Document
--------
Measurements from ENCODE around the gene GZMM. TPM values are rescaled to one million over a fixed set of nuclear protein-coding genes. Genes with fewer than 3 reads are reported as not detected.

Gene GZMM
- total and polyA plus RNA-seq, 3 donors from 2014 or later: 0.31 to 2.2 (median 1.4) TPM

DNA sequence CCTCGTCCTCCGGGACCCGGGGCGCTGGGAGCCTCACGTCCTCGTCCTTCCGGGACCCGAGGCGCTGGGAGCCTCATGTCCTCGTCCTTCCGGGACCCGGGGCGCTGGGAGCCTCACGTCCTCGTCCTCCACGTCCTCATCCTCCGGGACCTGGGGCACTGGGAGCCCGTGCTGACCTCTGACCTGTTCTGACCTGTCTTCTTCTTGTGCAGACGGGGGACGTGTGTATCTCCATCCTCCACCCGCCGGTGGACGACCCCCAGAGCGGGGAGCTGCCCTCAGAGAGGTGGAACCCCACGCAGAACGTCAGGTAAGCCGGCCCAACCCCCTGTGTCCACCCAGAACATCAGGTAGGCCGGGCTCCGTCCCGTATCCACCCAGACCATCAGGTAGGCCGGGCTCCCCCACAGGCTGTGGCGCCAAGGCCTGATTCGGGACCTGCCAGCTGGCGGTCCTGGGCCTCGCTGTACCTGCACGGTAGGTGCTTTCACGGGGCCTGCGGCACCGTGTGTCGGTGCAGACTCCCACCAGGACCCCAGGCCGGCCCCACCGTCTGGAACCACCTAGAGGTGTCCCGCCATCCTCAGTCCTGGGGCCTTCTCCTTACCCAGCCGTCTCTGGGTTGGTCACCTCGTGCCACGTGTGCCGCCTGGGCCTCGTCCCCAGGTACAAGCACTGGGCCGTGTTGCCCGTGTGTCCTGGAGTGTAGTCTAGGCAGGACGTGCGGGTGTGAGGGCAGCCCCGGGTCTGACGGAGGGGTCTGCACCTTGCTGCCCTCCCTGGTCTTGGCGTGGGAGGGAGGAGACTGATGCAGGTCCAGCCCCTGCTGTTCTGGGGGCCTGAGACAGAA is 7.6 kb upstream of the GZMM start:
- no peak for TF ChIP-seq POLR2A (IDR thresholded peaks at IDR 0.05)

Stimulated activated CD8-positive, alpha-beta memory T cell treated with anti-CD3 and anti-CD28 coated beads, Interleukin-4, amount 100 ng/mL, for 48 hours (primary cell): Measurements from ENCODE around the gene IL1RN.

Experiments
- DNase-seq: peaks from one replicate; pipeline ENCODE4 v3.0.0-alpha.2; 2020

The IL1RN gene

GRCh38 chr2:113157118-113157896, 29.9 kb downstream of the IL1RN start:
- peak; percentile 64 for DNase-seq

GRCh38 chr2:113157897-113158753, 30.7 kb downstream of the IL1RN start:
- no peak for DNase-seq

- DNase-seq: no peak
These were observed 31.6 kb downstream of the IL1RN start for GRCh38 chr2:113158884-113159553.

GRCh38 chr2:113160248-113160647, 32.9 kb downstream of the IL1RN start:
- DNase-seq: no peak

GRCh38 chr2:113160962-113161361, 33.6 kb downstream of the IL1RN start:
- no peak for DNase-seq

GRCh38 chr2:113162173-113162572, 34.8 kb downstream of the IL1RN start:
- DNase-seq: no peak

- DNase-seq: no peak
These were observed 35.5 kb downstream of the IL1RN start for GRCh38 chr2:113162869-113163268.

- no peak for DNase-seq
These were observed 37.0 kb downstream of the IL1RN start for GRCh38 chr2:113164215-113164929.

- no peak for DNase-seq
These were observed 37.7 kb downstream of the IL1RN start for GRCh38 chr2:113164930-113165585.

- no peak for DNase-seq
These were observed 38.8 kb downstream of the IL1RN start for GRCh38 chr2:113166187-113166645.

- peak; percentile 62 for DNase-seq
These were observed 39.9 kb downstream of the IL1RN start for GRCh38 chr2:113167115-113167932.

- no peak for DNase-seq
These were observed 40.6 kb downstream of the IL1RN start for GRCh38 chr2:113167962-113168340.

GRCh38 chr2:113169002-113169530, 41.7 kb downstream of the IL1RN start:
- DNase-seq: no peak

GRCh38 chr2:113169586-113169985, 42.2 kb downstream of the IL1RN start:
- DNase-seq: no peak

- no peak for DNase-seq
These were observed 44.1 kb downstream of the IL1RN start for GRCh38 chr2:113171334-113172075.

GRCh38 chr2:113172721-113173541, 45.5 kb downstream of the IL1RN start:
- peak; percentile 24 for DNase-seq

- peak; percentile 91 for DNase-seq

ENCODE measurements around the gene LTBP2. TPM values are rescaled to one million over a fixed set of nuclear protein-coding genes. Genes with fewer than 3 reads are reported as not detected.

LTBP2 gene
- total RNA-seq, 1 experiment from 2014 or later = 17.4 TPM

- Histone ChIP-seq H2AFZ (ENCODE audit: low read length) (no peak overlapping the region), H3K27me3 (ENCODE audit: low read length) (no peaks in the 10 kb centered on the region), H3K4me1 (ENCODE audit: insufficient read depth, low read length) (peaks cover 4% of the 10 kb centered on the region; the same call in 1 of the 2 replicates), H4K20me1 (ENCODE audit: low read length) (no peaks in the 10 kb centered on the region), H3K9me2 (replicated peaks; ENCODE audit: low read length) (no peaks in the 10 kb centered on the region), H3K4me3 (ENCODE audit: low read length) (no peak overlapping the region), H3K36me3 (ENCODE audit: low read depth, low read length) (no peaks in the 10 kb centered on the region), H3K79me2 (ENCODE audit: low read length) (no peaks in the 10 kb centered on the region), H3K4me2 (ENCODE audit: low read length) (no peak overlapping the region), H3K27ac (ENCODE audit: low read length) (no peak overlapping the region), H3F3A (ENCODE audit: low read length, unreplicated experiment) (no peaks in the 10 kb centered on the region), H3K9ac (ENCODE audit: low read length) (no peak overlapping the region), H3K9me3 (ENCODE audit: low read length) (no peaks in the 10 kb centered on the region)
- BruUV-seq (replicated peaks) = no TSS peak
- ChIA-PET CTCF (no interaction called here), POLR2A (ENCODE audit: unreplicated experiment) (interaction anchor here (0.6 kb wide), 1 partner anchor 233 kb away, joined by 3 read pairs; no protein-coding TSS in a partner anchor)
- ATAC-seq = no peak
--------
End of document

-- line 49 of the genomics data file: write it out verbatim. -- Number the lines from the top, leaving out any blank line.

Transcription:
- ATAC-seq = no peak